I didn't know the TSA bailiwick included inspecting incoming postcards. Maybe it doesn't. The TSA does inspect bags and issue stickers at JKF, however, and maybe Geof recycled it. The sticker is placed on exactly one of the few spots that has no printing or handwriting. In fact, it seems like the handwriting goes around the sticker slightly.

Still, I like the image of a fellow in some TSA warren somewhere reading overseas postcards with a decoder ring nearby, hoping day after day to catch some bit of useful data.

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Sunday, May 10, 2009

Organic Dog Walkers

Clouds threatened rain on Saturday morning, but they didn't deliver any, so I was able to add another mile or so in my minor ambition this spring to walk all of the Busse Woods Trail System at one time or another (see April 19). More serious rain clouds, along with angry growling thunder, had nixed my attempt on May 1. The threat of rain on the 8th seemed to have scared off a lot of cyclists, but not walkers and joggers, from the path. That made for a more pleasant walk.

At one point, I walked past a group of women, one of whom was pushing stroller, while a couple of others walked dogs. As we passed, I caught exactly one sentence of their conversation: "So we decided to buy only organic dog food..."

That gave me something to think about. Of course it's a whole subset of the pet-food industry. I spent time wondering what might go into organic dog food. Would that mean something similar to what wild African dogs eat? Ungulates, in other words. But somehow I doubt there's much impala in Newman's Own. In fact, Newman's Own FAQs says, "the food is 95% USDA Certified Organic and contain[es] free-range beef from Uruguay," which sounds like it might make some good burgers for the grill.

Domestic dogs haven't eaten a wild-dog diet in millennia, anyway. As camp followers, they must have spent a lot of time eating scraps, which would be arguably be "organic" in a pre-industrial context, if not always healthful. Mainly, though, it meant eating whatever people didn't want. But progress has been made since then, at least for First World dogs. What with all the opportunities for people to project their food insecurities on dogs, you might even call now the golden age of dog food, with varieties unimaginable even to the most aristocratic dogs of yore, say Henry VIII's hounds. Good stuff, too, seemingly fit for chic cocktail parties of the human variety.

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Thursday, May 07, 2009

Molly Pitcher and the Nukes of Monmouth

One more pic from last weekend, to convey just how much things are greening up around here. Where I grew up, down around 30° N., spring came earlier in the year and mostly served as a backdrop for thunderstorms and a prelude to hot summers. Spring up here is a slower affair after a much deeper winter, marked by halts and cold backsliding. I can see why it's greeted with a bit more enthusiasm once it's finally here. Which is now.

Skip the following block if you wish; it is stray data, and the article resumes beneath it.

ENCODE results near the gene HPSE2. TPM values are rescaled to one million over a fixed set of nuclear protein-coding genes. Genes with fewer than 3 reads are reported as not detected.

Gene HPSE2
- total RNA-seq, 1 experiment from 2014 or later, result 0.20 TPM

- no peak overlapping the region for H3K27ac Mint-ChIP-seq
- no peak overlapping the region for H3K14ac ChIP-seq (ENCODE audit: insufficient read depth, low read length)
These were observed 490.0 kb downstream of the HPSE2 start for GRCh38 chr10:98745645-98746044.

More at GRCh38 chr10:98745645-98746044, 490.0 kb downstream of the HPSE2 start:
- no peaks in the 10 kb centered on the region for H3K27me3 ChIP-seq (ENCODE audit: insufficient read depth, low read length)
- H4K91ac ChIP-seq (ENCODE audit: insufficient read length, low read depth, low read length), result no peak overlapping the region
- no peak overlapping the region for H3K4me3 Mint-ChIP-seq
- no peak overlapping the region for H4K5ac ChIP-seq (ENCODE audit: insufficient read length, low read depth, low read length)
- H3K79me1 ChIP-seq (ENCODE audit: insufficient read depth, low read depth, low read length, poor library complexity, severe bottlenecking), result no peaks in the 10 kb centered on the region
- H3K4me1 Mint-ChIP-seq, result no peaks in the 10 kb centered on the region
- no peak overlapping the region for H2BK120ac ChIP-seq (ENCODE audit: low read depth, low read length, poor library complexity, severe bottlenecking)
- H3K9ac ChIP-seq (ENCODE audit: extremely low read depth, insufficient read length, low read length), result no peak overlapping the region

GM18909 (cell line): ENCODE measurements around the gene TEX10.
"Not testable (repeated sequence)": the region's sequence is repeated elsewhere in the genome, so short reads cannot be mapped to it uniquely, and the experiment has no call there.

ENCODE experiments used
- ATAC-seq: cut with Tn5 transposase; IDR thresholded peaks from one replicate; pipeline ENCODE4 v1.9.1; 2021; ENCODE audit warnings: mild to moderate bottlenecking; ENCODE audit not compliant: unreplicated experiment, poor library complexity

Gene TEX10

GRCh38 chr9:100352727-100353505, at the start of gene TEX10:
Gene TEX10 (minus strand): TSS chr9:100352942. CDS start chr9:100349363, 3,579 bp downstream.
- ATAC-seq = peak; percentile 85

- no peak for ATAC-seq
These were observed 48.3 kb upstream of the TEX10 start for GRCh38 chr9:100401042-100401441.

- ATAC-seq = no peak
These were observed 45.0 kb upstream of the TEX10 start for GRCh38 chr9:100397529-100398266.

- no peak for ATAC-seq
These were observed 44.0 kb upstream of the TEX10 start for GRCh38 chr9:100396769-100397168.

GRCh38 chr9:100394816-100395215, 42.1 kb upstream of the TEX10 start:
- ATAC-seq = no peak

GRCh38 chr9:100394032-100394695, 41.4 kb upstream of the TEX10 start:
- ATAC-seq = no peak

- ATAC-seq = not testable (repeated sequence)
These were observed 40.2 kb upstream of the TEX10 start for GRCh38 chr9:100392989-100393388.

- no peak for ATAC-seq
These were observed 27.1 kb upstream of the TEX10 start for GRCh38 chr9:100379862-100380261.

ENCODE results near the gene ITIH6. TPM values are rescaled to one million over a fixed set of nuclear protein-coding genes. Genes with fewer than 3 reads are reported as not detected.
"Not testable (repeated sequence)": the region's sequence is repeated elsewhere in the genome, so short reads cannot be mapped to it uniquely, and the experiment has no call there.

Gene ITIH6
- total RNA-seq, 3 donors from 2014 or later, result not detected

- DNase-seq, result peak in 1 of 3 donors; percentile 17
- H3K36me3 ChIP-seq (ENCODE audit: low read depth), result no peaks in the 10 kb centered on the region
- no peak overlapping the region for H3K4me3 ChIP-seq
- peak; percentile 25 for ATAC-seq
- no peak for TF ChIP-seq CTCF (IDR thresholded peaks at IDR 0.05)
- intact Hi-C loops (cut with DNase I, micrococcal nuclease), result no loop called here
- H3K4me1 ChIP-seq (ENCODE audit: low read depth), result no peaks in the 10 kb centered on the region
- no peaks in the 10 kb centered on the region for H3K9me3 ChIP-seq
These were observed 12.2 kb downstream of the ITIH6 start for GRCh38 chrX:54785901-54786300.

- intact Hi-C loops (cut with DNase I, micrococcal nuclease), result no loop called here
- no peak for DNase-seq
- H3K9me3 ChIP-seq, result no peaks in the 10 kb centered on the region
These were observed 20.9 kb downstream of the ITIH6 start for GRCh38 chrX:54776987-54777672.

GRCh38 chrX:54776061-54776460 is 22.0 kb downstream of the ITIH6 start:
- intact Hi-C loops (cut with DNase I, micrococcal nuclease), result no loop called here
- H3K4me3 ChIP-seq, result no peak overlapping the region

Lilly's giving some kind of presentation about Molly Pitcher in school tomorrow, and was miffed this evening at discovering contradictory information on various web sites about that semi-historical, semi-mythic figure. "Which one is it?" she asked about a certain point of fact. I told her that it's hard to nail down facts about people who lived more than 200 years ago. That's true enough, but I skipped a more nuanced discussion of how good stories trump known facts often enough, and how it's even easier for good stories to trump ill-known and uncertain facts.

She'll get to that, eventually. But fifth grade isn't quite the time. Call it parental discretion.

In any case, Molly Pitcher at the Battle of Monmouth is a good story, and it ought to be taught in schools. While thinking about her, I took a look at the Battle of Monmouth page on Wiki, and came across this delightful revision. It might already be gone, so I'm going to paste it here: "Then, on June 18, the British began to evacuate Philadelphia, crossing New Jersey to go to New York City. They had 11,000 Nukes, a thousand loyalists and a baggage train 12 miles (19 km) long."


Wednesday, May 06, 2009

The Dandelions of '09

Been getting some imperative spam lately. Few are more imperative that this subject line: Answer or get cancer. It rhymes, too! Guess they're selling some kind of supposed cancer prophylactic. Either that or they're touchy about people who ignore their e-mails, and have some wicked voodoo at hand to get revenge.

I was able to include this bit of imagery in a recent article: "... since the beginning of 2009, back when Wall Street was sliding down a giant razor blade into a vat of rubbing alcohol." That painful turn of phrase has been wandering some lonely synaptic byways of mine for a long time. I'm not sure where I first picked it up, but it could have been in high school, as part of the rich word-play (for high school) of the speech tournaments I went to. Maybe.

Time for my annual praise of dandelions, since they are a-blooming, with a high concentration in my yard, such as the one scanned here, picked by my own hand today. May divides suburban homeowners in metro Chicago into two camps. Those sluggards who allow dandelions to sprout willy-nilly in their lawns, and those control freaks who have none because they're goddamn weeds.

Call me a sluggard, then. I suspect dandelions were created so that the likes of my six-year-old daughter could stop every day on the way home from school and pick the yellow flowers, or blow seeds into the wind.